“When the truth causes offence it is rather better that offence be caused than the truth to be denied.”
THE above statement, by anonymous, in my opinion, should be dear and near to anyone whose work involves informing and educating the public. It may be politics, religion, economic or social issues yet the philosophy applies with equal force. It is better, far much better that offence is caused than for truth to be denied. People who speak the truth may not, themselves, be perfect but that is definitely no reason to suffocate the truth.
The last week saw religious people, in one way or the other, caught up in a war of words between themselves and against both the print and electronic media. There are some who wish they could gag the media; who feel the media should turn a blind eye on particular matters involving some supposedly sacred religious cows, prophets in particular.
This position is a little unfortunate because the media, on its part, cannot neglect its role of informing and educating the nation on things of public interest. It cannot shy away from reporting what is in the public domain. In particular, there seems to be quite a number of people who will want activities of their church leaders kept under a lid and will vent their frustrations on the media who would simply be doing their job and analysts whose role is to give their opinions on pertinent matters.
Probably drunk with the ‘touch not God’s anointed’ philosophy, vitriol was poured on the media and media analysts for having an ‘obsession with prophets.’ In the last week, the media covered a number of stories on Emmanuel Makandiwa and Walter Magaya. A public spat raged on over Emmanuel’s and Makandiwa’s alleged fake miracle video. The video in which Makandiwa is accused of performing a fake miracle on a woman with a fat belly had social media ringing with nasty exchanges. Makandiwa’s followers threw everything against anyone who spoke against their leader. Makandiwa himself had to uncharacteristically defend himself over the alleged fake miracle video that has gone viral.
In the alleged fake video, a person is caught on camera from behind the woman with a fat belly and allegedly pulls a string to deflate a balloon wrapped around the woman’s body while Makandiwa prays over her. The video is quite controversial and whether the miracle is true or not is for individuals to decide. What I find appalling, though, is to bash the media for reporting on it. On the other extreme, Walter Magaya made news for a donation he made to the Zimbabwe Football Association (ZIFA) accompanied by rants against officials whom he accused of abusing donated funds.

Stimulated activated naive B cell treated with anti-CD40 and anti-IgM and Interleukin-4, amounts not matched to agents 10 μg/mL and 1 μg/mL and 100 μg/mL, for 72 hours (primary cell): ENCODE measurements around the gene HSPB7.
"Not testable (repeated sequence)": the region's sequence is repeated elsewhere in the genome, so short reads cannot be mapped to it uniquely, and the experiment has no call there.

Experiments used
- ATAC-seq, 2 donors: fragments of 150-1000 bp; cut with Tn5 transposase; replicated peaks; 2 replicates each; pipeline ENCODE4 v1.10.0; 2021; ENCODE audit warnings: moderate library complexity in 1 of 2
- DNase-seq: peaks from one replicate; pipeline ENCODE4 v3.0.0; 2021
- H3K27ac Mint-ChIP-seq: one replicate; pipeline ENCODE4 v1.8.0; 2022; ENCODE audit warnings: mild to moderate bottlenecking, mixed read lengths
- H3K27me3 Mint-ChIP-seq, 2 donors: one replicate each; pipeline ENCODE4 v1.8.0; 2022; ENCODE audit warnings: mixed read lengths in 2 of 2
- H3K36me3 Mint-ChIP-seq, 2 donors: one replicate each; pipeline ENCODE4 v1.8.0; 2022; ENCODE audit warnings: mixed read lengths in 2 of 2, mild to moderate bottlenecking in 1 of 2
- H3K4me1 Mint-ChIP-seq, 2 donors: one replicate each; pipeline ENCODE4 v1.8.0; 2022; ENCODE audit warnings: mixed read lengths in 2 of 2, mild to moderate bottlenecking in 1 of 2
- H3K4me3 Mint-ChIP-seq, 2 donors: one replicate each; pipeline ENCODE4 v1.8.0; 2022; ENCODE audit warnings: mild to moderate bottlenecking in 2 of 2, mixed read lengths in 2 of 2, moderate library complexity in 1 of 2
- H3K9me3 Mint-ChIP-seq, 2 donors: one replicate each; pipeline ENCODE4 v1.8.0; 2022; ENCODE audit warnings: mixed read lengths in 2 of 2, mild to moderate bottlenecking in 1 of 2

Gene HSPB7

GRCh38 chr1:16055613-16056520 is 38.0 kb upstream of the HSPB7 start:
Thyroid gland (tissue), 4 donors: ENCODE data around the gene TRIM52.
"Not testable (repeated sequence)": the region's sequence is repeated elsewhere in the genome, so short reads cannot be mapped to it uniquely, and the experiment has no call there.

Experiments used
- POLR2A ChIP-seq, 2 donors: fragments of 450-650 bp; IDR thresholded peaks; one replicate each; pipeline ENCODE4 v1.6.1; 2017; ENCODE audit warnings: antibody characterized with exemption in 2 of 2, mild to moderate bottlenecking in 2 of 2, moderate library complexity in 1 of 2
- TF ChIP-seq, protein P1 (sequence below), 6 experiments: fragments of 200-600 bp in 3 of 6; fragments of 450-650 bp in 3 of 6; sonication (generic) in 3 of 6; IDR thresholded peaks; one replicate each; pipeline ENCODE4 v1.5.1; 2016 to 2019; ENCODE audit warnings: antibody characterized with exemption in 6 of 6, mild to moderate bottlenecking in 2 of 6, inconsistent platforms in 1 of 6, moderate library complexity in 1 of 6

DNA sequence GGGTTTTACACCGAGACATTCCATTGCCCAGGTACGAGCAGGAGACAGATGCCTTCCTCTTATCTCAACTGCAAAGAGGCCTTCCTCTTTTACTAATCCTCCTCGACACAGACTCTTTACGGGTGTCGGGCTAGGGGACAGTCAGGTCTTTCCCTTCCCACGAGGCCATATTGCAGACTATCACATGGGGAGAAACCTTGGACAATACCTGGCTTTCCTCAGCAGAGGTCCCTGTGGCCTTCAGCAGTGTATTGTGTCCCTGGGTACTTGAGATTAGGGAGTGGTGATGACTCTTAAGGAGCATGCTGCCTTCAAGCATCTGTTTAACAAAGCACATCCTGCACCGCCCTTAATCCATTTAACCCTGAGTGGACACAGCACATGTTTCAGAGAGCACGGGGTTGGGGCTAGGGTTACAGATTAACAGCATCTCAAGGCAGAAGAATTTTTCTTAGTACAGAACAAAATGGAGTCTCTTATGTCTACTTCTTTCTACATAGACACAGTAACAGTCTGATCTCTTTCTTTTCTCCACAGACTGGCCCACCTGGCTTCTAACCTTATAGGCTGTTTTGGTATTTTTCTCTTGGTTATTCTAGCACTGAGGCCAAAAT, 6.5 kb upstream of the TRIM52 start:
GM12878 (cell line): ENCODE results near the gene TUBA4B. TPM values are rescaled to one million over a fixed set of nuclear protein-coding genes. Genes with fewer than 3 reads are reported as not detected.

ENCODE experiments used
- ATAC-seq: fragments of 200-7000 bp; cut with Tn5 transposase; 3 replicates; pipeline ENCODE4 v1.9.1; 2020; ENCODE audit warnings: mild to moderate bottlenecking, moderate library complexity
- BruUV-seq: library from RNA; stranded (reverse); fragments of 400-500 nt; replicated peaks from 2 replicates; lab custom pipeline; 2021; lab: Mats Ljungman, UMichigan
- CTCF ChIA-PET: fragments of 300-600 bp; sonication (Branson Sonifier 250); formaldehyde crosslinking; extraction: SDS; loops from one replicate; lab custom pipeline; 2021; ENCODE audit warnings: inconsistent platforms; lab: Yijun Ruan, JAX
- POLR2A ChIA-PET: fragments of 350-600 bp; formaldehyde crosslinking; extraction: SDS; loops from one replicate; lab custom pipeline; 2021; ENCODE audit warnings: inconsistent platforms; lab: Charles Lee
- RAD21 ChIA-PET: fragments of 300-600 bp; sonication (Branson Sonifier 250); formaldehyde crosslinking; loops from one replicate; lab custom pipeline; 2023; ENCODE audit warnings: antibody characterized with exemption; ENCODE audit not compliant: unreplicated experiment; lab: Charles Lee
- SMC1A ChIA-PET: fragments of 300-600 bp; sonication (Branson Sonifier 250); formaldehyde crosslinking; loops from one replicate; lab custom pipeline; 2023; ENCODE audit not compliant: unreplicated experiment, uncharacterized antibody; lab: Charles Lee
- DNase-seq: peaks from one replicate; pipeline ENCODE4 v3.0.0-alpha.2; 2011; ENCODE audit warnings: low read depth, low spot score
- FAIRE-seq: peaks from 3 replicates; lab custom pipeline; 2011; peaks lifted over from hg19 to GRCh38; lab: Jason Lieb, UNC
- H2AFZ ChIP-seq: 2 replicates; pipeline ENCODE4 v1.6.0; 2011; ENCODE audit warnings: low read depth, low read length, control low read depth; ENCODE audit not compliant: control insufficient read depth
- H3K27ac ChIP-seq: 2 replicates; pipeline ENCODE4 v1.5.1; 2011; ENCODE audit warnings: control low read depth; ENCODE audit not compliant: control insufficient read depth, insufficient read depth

Again, update on his war with apostolic sects was covered and perhaps nothing raised emotions than the Kwekwe inquest which kicked of last Tuesday. After a PHD all-night prayer meeting last November, eleven people died and 43 others were left injured in a stampede. PHD leader Walter Magaya, members of the police and Kwekwe city council officials, are expected to appear before a Kwekwe resident magistrate to give their version of events on the fateful night on November 28. A local daily was blasted by Magaya’s followers for covering the issue extensively and for ‘having an agenda to pull him down.’
It’s crucial that the public is aware of the role of the media and analysts; there is absolutely no crime with media covering an inquest on the death of eleven souls. That is a matter of national interest. There is no crime in social commentators giving their take on such a matter. It is quite disturbing that, given Zimbabwe’s high literacy rate, quite a number do not have an idea what an inquest is to the extent of using expletives against journalists merely doing their work.
An inquest, far from the wild accusations, is simply an investigation into what took place including reports, post mortem results from doctors and witnesses’ accounts; it serves to bring out truth and, where necessary, serve justice to the deceased and their families and surely if this offends someone, little can be done to their frail egos. I see no reason for threats against newspapers simply carrying out their mandate. Prophets followers are all too happy when the good deeds of their leaders are reported but turn caustic when the other side is reported.
It does not matter the high sounding titles they have bestowed upon their church leaders; whether they call them, ‘holy man of God’, ‘anointed one’ or ‘another god’ that should not, by any inch, scare journalists and analysts into delving in matters of public interest involving them. If they should do well it gladly should make the news and also if they should fall spectacularly from grace, the media and analysts cannot be blamed for reporting or writing.
Again, I repeat, it is better that offence be caused than for the truth to be denied.